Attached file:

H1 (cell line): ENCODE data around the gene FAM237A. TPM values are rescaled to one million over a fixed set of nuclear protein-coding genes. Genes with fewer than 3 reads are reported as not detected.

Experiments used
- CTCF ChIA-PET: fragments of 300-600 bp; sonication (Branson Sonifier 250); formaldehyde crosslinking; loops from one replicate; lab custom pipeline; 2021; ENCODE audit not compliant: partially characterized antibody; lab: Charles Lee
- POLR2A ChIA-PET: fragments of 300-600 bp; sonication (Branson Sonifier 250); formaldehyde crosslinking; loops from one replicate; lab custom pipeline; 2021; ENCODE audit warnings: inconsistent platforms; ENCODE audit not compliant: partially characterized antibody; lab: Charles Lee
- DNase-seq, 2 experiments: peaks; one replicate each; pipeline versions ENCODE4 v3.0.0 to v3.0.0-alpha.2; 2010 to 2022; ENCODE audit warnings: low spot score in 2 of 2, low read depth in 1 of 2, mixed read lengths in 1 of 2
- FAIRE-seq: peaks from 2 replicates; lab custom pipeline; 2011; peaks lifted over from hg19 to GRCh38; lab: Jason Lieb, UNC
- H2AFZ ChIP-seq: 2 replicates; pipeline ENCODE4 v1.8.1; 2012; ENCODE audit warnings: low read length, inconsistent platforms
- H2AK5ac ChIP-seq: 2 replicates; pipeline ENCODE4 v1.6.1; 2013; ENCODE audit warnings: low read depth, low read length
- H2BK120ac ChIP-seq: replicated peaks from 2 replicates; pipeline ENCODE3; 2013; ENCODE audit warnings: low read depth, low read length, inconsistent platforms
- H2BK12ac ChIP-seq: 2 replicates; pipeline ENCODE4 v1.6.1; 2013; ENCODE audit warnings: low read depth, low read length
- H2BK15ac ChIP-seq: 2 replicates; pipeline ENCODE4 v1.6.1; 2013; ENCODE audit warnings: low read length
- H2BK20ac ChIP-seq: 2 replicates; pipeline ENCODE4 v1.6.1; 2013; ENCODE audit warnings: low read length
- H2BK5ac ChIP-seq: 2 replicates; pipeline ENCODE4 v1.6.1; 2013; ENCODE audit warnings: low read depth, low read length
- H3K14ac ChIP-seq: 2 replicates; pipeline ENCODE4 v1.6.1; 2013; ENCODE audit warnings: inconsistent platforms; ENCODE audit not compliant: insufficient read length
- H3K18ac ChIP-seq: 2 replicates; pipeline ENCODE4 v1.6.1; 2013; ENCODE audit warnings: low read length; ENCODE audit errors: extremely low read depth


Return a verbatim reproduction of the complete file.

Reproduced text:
H1 (cell line): ENCODE data around the gene FAM237A. TPM values are rescaled to one million over a fixed set of nuclear protein-coding genes. Genes with fewer than 3 reads are reported as not detected.

Experiments used
- CTCF ChIA-PET: fragments of 300-600 bp; sonication (Branson Sonifier 250); formaldehyde crosslinking; loops from one replicate; lab custom pipeline; 2021; ENCODE audit not compliant: partially characterized antibody; lab: Charles Lee
- POLR2A ChIA-PET: fragments of 300-600 bp; sonication (Branson Sonifier 250); formaldehyde crosslinking; loops from one replicate; lab custom pipeline; 2021; ENCODE audit warnings: inconsistent platforms; ENCODE audit not compliant: partially characterized antibody; lab: Charles Lee
- DNase-seq, 2 experiments: peaks; one replicate each; pipeline versions ENCODE4 v3.0.0 to v3.0.0-alpha.2; 2010 to 2022; ENCODE audit warnings: low spot score in 2 of 2, low read depth in 1 of 2, mixed read lengths in 1 of 2
- FAIRE-seq: peaks from 2 replicates; lab custom pipeline; 2011; peaks lifted over from hg19 to GRCh38; lab: Jason Lieb, UNC
- H2AFZ ChIP-seq: 2 replicates; pipeline ENCODE4 v1.8.1; 2012; ENCODE audit warnings: low read length, inconsistent platforms
- H2AK5ac ChIP-seq: 2 replicates; pipeline ENCODE4 v1.6.1; 2013; ENCODE audit warnings: low read depth, low read length
- H2BK120ac ChIP-seq: replicated peaks from 2 replicates; pipeline ENCODE3; 2013; ENCODE audit warnings: low read depth, low read length, inconsistent platforms
- H2BK12ac ChIP-seq: 2 replicates; pipeline ENCODE4 v1.6.1; 2013; ENCODE audit warnings: low read depth, low read length
- H2BK15ac ChIP-seq: 2 replicates; pipeline ENCODE4 v1.6.1; 2013; ENCODE audit warnings: low read length
- H2BK20ac ChIP-seq: 2 replicates; pipeline ENCODE4 v1.6.1; 2013; ENCODE audit warnings: low read length
- H2BK5ac ChIP-seq: 2 replicates; pipeline ENCODE4 v1.6.1; 2013; ENCODE audit warnings: low read depth, low read length
- H3K14ac ChIP-seq: 2 replicates; pipeline ENCODE4 v1.6.1; 2013; ENCODE audit warnings: inconsistent platforms; ENCODE audit not compliant: insufficient read length
- H3K18ac ChIP-seq: 2 replicates; pipeline ENCODE4 v1.6.1; 2013; ENCODE audit warnings: low read length; ENCODE audit errors: extremely low read depth